Officials with Clean Line Energy Partners are complaining about Missouri and its set of laws, as if the company didn’t know what it was getting into when it proposed stringing a high-voltage power line across the state.
...the problem is Clean Line has not yet done enough to allay concerns of key decision-makers — in this case, county commissioners who by law have a big say in this matter.
Our preference is for Clean Line to continue to negotiate with the counties where it has met opposition. Short of that, both opponents and Clean Line should expect to be governed by the web of laws and regulations — both state and federal — that govern these matters.
The sheer arrogance of these out-of-state interlopers will be their undoing.
The News-Press must realize that the only thing standing between Clean Line and its success is... well... Clean Line! During recent oral argument before the Missouri PSC, Clean Line begged the PSC to issue an advisory opinion on the merits of the project, even if the PSC denied the project. Clean Line's attorney told the PSC that it needed that advisory opinion to take to the counties in order to convince them to assent to the project.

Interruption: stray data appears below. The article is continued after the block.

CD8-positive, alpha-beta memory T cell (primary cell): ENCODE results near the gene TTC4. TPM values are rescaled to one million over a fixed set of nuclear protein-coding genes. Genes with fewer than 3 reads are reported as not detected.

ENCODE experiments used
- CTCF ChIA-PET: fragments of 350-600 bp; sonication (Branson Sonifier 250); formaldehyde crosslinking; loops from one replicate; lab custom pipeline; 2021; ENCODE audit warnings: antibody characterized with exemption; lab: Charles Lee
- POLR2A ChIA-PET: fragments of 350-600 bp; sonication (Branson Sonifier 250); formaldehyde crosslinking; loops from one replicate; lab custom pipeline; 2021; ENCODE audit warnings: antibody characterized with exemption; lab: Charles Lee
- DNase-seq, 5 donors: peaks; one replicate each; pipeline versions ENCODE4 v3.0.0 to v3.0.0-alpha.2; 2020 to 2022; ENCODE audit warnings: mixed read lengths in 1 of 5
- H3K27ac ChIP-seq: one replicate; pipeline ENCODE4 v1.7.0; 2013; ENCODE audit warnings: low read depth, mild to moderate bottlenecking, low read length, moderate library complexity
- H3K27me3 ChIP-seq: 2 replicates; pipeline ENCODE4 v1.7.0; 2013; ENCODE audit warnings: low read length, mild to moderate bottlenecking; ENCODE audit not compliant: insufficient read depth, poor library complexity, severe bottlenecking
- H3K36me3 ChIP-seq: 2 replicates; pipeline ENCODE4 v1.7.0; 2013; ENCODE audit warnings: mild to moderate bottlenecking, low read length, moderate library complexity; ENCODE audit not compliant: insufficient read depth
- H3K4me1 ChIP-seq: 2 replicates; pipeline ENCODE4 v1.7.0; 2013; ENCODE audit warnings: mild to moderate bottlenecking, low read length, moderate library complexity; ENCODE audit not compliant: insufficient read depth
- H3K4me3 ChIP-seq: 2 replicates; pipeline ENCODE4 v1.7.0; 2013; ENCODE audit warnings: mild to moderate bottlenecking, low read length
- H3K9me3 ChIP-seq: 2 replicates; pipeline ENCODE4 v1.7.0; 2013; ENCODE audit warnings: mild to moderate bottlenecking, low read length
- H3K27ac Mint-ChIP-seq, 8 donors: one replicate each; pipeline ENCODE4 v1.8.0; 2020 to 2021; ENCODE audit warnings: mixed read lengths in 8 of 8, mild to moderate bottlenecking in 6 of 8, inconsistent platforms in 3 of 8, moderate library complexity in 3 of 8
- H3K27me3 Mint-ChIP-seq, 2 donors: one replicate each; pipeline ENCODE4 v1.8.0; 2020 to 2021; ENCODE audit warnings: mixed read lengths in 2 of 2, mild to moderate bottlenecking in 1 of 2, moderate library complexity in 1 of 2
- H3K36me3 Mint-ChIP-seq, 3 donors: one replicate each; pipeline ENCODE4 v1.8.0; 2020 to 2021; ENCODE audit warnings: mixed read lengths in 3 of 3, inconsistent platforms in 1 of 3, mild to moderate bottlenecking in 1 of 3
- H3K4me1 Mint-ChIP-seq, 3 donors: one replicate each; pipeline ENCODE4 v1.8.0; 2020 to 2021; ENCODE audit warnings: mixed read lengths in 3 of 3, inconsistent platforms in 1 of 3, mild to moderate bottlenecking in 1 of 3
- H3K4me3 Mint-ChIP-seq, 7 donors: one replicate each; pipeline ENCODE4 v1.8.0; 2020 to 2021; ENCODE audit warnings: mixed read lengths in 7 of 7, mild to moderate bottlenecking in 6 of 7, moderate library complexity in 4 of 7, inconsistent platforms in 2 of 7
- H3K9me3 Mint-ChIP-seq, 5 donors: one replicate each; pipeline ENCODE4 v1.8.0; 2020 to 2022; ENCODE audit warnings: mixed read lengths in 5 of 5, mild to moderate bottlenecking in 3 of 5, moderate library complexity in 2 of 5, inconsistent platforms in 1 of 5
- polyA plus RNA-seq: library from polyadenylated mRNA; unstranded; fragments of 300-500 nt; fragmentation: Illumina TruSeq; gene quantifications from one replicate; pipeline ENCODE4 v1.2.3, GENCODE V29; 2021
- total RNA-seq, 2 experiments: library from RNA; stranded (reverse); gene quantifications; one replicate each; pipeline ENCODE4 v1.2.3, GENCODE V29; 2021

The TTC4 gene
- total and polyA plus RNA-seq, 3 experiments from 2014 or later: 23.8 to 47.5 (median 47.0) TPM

CHAIRMAN HALL: Yes, I have a few. I want to start with your alternative argument that
the Commission go through the Tartan analysis, determine that Grain Belt has met each of those factors, but then withhold issuing the certificate. Would that be an appealable decision?
MR. ZOBRIST: I think it would be because if you construe Neighbors United to say that you cannot issue a CCN, you're making these other findings and you're simply withholding it at that point. To be honest, I really haven't thought through that. It may be -- it depends on what your language is. I think if you say that this part is final, you view it as appealable, that that might be something for us to take a look at because it may not be an appealable order until either --
CHAIRMAN HALL: I think that would be your worst-case scenario. Then you're sitting in limbo here and you can't take the order up. MR. ZOBRIST: Well, I'm being the optimist, Chairman. I'm assuming we get favorable factual findings on the public convenience and necessity. We'd use those to go to the county commissions and say the Public Service Commission has weighed in and says the public is not going to be harmed and you should issue your county assents and then we'll be back. Now, if you -- if you deny it, if you dismiss it, then I think --
CHAIRMAN HALL: Well, that's --
MR. ZOBRIST: Pardon me. Go ahead.
CHAIRMAN HALL: That, to be perfectly blunt, seems a little naive to me that this commission's decision on public interest is going to sway the county commissions, and so --
MR. ZOBRIST: Like I said --
CHAIRMAN HALL: I think the reality is that that would be almost your worst nightmare because then the case just sits in limbo here and you can't take it up on appeal.
MR. ZOBRIST: Well, let me put it this way. The nightmare is if you just dismiss it out of hand because then the project's dead. The
CHAIRMAN HALL: I would say that's better than this because at least then -- oh, okay. I'm sorry. I'm with you now. Keep going.